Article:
Feeling Competent – Or Not

California to British Columbia. Teacher to administrator.

One of those jumps is a big deal. Both of them together are a head spinner.

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Don’t get me wrong – I’m thrilled about my new job. The other two administrators I work with are great. The clerical staff is so helpful. Teachers have been super welcoming. The district admin mentoring program – non-evaluative, opt in, paired with an administrator not at your school, tailor the conversations and meetings around your needs – seems thoughtful as well. But it is a BIG set of changes.

Day one was a head-spinner. I ask a lot of questions; that’s how I process things. But you can’t ask questions every time anyone says something. That’s both not feasible and annoying. I left that day feeling kind of lost.

Again, that was to be expected. New education system and new country, new role.

Day two was a little different. I was working on tangible things. I asked questions – lots of them – when I had them. I think that I started to get used to feeling lost in larger conversations. Which is fine – I’ll learn the context of these conversations over time.

But I left day two feeling more accomplished. Did I get more done? No, not really. But I knew what I was doing (kind of). I felt competent (kind of).

As I thought about that feeling – competence – it was a little jarring. As a teacher, I usually felt competent: I knew what I was doing to try to get students from point A to point B and how I might fix it when it didn’t work. But in a new role and in a new place that systemic understanding, that path forward, is currently lacking for me.

This feeling, a lack of competence, was a good reminder. As a new teacher, I felt that lack of competence a lot. I slowly lost that feeling: I knew how to reflect, who to talk to about that field trip, what teacher might have an insight on an issue I was struggling with.

Competence is important. Not to lower the bar – excellence is important too. But feeling competent is a win. A huge win, at times. I need to remember that going forward. How can I help people feel competent? What about new teachers or people new to a school? That’s about a quarter of the staff this year.

I’m reminded of what a brilliant friend of mine Darren Hudgins talked about in his newsletter a couple months ago: how are you helping people start the year by feeling ‘right’? Helping them start the year with small wins? In his words, a bit more elegantly:

So as the year continues – or starts – how are you making students and teachers feel competent? How are you helping people feel right? Helping them get small wins? Because my head-spinning couple of days was a reminder of just how important that feeling of competence and the humility of being a beginner really is for us as educators.

“Why’d you leave the classroom? I want a blog post about that.”

Next week I’m starting a new job as a vice principal. A friend I was chatting with asked me why I left the classroom. Except she didn’t want an answer in the DM we were chatting in – she asked for a blog post. So here it is 🙂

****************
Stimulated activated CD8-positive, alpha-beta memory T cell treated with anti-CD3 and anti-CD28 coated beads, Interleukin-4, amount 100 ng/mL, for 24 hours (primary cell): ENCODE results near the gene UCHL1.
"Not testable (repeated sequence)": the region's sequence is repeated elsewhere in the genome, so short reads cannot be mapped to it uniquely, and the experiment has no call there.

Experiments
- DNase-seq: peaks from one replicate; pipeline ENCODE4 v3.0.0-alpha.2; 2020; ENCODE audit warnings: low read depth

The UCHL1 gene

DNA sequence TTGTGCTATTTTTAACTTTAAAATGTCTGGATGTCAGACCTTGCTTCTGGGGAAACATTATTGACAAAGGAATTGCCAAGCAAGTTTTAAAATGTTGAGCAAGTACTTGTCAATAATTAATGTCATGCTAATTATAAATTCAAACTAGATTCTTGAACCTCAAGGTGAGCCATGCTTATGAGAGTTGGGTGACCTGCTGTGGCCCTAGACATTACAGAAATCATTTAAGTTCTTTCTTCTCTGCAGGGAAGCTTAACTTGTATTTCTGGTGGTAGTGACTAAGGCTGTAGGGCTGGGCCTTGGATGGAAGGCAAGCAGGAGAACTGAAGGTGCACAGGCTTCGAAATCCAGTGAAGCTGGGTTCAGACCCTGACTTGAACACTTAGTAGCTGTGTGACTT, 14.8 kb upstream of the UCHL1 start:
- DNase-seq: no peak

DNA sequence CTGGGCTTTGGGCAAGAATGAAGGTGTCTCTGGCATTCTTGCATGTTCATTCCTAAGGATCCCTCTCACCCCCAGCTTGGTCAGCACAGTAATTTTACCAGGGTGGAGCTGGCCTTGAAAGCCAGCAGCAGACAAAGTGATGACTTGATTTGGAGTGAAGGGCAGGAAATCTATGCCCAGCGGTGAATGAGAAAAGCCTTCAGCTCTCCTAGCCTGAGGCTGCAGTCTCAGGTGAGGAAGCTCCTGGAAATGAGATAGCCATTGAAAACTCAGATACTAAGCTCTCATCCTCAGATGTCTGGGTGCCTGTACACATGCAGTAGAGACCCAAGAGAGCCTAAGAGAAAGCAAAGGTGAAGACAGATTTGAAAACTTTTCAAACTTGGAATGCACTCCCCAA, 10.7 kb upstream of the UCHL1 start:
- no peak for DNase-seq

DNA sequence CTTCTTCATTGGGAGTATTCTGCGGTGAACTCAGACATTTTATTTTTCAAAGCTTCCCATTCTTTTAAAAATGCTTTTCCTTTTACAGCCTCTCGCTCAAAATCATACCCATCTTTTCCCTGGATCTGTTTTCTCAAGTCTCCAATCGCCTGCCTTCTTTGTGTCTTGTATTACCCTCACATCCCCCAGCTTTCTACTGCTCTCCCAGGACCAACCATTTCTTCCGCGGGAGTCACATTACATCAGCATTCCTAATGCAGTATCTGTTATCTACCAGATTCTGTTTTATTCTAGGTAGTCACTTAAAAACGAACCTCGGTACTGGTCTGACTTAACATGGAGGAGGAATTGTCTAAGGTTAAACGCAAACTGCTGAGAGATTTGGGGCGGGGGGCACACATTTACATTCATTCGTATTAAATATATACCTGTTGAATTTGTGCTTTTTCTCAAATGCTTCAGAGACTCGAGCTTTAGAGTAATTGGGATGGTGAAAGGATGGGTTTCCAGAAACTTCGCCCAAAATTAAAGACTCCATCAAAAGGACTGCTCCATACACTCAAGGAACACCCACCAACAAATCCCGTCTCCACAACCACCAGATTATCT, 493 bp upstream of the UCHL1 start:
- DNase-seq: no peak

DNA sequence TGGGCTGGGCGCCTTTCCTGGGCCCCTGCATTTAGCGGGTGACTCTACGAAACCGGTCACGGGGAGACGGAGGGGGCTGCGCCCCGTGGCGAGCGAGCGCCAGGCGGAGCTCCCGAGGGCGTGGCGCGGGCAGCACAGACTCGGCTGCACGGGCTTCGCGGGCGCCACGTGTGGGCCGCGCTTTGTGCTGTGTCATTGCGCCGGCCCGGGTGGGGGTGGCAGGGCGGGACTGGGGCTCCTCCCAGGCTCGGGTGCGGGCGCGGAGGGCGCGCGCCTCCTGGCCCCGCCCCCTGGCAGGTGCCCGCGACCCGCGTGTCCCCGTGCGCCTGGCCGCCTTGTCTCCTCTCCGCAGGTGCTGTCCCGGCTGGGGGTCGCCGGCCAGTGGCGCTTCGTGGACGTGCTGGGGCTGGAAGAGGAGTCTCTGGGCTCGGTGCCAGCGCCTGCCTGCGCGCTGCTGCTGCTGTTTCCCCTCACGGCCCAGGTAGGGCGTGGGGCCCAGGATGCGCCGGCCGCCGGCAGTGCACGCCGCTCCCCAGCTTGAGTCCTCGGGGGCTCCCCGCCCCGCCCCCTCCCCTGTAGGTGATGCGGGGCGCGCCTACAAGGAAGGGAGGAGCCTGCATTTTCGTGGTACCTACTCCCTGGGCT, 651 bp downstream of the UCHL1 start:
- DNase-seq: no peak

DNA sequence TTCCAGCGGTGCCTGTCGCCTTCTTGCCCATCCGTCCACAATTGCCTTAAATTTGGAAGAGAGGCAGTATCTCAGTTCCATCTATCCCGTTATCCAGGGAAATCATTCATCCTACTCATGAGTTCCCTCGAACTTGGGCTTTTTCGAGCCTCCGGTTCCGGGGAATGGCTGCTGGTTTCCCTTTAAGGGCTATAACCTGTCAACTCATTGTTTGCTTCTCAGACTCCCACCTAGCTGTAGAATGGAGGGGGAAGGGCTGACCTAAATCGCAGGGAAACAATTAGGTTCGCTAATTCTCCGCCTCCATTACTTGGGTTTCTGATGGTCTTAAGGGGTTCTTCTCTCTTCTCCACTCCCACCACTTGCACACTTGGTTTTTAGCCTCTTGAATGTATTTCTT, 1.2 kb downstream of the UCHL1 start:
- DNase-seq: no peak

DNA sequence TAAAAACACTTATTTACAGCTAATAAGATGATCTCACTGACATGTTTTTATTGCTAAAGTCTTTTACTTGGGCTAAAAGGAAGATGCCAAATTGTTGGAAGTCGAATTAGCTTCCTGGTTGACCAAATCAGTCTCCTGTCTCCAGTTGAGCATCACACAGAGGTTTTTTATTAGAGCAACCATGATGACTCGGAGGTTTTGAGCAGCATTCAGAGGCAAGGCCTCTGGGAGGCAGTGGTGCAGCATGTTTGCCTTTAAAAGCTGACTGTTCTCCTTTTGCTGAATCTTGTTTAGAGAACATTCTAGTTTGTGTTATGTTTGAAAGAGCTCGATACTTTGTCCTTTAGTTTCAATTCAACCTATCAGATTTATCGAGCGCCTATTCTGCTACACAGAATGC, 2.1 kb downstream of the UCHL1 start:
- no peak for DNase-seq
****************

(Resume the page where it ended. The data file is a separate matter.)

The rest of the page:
It’s a long answer, and has to do with my past and my future. First, the past. I came from as close to a perfect position as a teacher could ever dream of. I got to loop with my students for two years and teach a world history class with a cross-curricular Humanities focus. The English teacher I collaborated with on this is a brilliant teacher and human being. The smaller learning community team I was on – the math, science, and English teachers that shared the same students I taught – was nails. I was 1:1. I had administrators that trusted me to take risks and do right by my kids. I had colleagues that pushed me to be better. I got to take risks and get pushed and do what I wanted, do what my students and I wanted – in my classroom. That’s a hard spot to get immediately back to.

But the larger part of my rationale for leaving the classroom dealt with the future. As a middle class straight white cisgender male with a Masters degree, I am the epitome of privilege in this world. If people like me, people with incredible privilege, aren’t going to try to maximize the positive impact that they are having on the world, well, what’s the point? I agree everyone can help. But for me there’s an urgency there, to try to make the system that benefits me so much better for more students, for more people.

I loved the impact I got to have on the 110 kids I got to teach every year. But could I have a bigger impact? Could I help create the space and support for more teachers to take risks to do right by their kids? Could I help more kids feel loved, feel valued, than I did?

For me, a way to try to answer those questions meant to leave the classroom. But I honestly don’t know if the answer to those questions is yes or not. I am hopeful that it is.

I also know that I could teach history for the rest of my life and love it. But I want this challenge. I want to step outside my comfort zone and see if I can do this. If I can have a bigger positive impact. We’ll see if it happens or not. I’m excited and thrilled for the opportunity though!